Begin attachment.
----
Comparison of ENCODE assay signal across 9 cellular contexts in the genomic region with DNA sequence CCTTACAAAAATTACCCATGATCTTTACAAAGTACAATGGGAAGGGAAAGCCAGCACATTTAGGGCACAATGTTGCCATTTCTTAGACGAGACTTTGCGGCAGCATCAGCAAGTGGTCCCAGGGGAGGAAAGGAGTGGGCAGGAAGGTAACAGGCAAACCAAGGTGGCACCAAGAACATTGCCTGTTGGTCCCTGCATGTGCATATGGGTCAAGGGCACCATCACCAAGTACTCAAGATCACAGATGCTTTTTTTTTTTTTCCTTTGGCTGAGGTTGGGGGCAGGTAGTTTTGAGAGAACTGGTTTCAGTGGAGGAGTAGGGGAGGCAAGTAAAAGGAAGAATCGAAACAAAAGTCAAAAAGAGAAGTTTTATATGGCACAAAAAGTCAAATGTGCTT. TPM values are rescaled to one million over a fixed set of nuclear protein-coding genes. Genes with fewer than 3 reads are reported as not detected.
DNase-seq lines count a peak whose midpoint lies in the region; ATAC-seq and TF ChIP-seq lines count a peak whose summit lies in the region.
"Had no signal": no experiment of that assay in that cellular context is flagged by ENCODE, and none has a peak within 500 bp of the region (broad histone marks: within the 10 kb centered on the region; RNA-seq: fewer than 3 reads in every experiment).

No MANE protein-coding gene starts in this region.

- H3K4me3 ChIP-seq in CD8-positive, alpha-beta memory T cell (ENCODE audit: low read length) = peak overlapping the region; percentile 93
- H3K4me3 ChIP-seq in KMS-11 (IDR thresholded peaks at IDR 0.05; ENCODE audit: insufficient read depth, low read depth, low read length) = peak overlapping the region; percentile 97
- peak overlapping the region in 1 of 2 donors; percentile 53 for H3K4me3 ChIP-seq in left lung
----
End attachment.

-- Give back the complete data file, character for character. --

Comparison of ENCODE assay signal across 9 cellular contexts in the genomic region with DNA sequence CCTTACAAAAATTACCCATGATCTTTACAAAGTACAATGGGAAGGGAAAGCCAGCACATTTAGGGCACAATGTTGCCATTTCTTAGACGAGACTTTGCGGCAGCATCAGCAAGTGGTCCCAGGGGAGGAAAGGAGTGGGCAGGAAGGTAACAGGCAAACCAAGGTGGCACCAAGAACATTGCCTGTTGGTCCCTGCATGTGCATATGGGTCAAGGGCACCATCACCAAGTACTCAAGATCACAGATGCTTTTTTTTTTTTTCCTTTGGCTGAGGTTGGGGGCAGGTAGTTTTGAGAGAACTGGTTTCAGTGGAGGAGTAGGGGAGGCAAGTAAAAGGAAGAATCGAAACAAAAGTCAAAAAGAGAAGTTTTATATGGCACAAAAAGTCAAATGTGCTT. TPM values are rescaled to one million over a fixed set of nuclear protein-coding genes. Genes with fewer than 3 reads are reported as not detected.
DNase-seq lines count a peak whose midpoint lies in the region; ATAC-seq and TF ChIP-seq lines count a peak whose summit lies in the region.
"Had no signal": no experiment of that assay in that cellular context is flagged by ENCODE, and none has a peak within 500 bp of the region (broad histone marks: within the 10 kb centered on the region; RNA-seq: fewer than 3 reads in every experiment).

No MANE protein-coding gene starts in this region.

- H3K4me3 ChIP-seq in CD8-positive, alpha-beta memory T cell (ENCODE audit: low read length) = peak overlapping the region; percentile 93
- H3K4me3 ChIP-seq in KMS-11 (IDR thresholded peaks at IDR 0.05; ENCODE audit: insufficient read depth, low read depth, low read length) = peak overlapping the region; percentile 97
- peak overlapping the region in 1 of 2 donors; percentile 53 for H3K4me3 ChIP-seq in left lung